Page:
Individual or Group Assignment #3: Final Research Proposal (RP) Paper & Presentation.
Use your research proposal draft ideas (Assignment #2) and your related in-class and out-of-class studying and discussions to complete the final research proposal paper and presentation. Select a topic of interest that is related to one or a couple of course-interconnected topics or themes. Provide a background on your topic, state why research is needed in the area, organize research questions, conduct a literature review, propose a methodology, explain the significance and implications of your project, and use references to support and contextualize your ideas. Follow the research proposal writing and presentation protocols you’ve learned in the course. These protocols are commonly used by researchers.
- The final written proposal should include ALL sections (see below). The paper should be at least 7 – 14 pp., 10 to 12 pt. font, and single or double-spaced. Use headings to identify each section. Include at least three references (at least two should be empirically/research-based). One to two additional pages for references is okay. Cite references within the paper and at the end using APA, ASA, or another appropriate format for your topic.
- The final proposal presentation should include ALL sections (see below). The presentation should be 7 – 14 slides (1-2 additional slides for references is okay). Cite references within slides and at the end using APA, ASA, or another appropriate format for your topic.
THERE ARE THREE PARTS TO THIS ASSIGNMENT: (1) PRESENTATION SLIDES UPLOADED TO THE COURSE ASSIGNMENT PORTAL (WITH ALL REQUIRED SECTIONS; NO AUDIO & NO VIDEO; ONLY 1 DAY EXTENSION WILL BE GRANTED TO SUBMIT); (2) WRITTEN PAPER UPLOADED TO THE ASSIGNMENT PORTAL (WITH ALL REQUIRED SECTIONS; EXTENSION OF 2-3 DAYS MAY BE GRANTED); & (3) POST ON THE COURSE GOOGLE DOC THE ONLINE SHAREABLE LINK TO THE PRESENTATION (IF APPLICABLE, PRE-RECORDED OR WITH AUDIO/VIDEO), FINAL RESEARCH PROPOSAL TITLE, AND GROUP MEMBERS’ NAMES AND EMAILS.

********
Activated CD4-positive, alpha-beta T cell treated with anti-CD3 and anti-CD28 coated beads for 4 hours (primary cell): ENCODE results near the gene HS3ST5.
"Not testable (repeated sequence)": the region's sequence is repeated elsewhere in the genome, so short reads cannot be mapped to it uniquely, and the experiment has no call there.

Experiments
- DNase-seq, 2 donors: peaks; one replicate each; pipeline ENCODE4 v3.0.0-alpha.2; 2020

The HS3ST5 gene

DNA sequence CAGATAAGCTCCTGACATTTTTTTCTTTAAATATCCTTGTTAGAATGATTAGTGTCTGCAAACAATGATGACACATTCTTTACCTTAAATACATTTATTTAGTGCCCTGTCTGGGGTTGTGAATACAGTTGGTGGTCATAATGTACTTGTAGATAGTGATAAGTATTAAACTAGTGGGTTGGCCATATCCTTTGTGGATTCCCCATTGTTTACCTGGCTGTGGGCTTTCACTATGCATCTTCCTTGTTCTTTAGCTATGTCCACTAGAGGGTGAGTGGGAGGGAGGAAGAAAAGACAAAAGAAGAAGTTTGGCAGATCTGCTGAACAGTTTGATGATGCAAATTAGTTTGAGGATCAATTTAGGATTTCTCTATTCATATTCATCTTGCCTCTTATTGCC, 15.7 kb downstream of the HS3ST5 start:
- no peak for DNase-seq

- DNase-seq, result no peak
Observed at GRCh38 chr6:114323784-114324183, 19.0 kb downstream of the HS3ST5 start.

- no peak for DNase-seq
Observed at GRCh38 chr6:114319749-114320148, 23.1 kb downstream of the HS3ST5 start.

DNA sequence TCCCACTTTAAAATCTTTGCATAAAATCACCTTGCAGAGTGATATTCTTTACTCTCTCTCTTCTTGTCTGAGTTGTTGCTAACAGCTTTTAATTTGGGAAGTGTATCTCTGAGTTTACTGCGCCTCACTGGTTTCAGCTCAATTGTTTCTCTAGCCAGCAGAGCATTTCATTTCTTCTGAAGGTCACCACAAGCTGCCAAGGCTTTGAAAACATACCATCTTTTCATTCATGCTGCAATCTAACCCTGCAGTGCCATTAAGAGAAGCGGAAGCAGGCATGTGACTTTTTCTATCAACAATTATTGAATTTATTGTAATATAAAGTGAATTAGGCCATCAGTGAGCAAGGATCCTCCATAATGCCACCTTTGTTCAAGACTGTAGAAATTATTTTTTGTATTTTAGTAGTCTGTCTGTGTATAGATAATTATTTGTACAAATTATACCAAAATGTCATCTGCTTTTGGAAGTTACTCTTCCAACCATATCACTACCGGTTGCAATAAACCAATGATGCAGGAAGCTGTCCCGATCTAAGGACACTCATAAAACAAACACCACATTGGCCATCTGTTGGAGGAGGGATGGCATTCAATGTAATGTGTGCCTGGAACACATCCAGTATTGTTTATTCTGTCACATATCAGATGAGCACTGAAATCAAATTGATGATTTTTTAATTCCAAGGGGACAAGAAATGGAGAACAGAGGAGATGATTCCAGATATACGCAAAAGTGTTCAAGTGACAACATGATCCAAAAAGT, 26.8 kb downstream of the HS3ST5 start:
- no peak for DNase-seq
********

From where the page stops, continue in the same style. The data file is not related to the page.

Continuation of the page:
Consider using this template to guide you with the development of your written proposal and corresponding oral presentation/slideshow. Under a written research proposal and oral presentation, it is customary to use the following sections/headings (the bolded items below).
Title of the Proposed Research (at least 1 word or 1 to 2 sentences and note in the written abstract/proposal and PowerPoint/Google Slideshow)
- The title should be focused, descriptive, and catchy (You do not have to include the heading under this section-Title of the Proposed…)
Abstract (½ to 1 proposal page and ½ to 1 presentation slide)
- The abstract is written after organizing and finalizing the research proposal sections; it can also introduce a draft proposal
- Include key areas from the Introduction Sections, Literature Review, Design/Methodology, Limitations/Delimitations, and Conclusions/Summaries
Introduction (1 to 3 proposal pages and 1 to 3 presentation slides)
- Brief background information on the topic (provide a context to set up your project)
- Statement of the Problem/Need for the Research/Knowledge Gaps/Etc. (note the problem, need, the gaps, and how your research can help address this concern)
- Research Question(s) (one specific question, no more than three is suggested; you can have an overarching questions and sub-questions)
- Hypothesis (sometimes used in qualitative research; mostly used under certain quantitative research)
- Theoretical Framework (if applicable, clearly state the lens, theory, guiding framework you’ll use)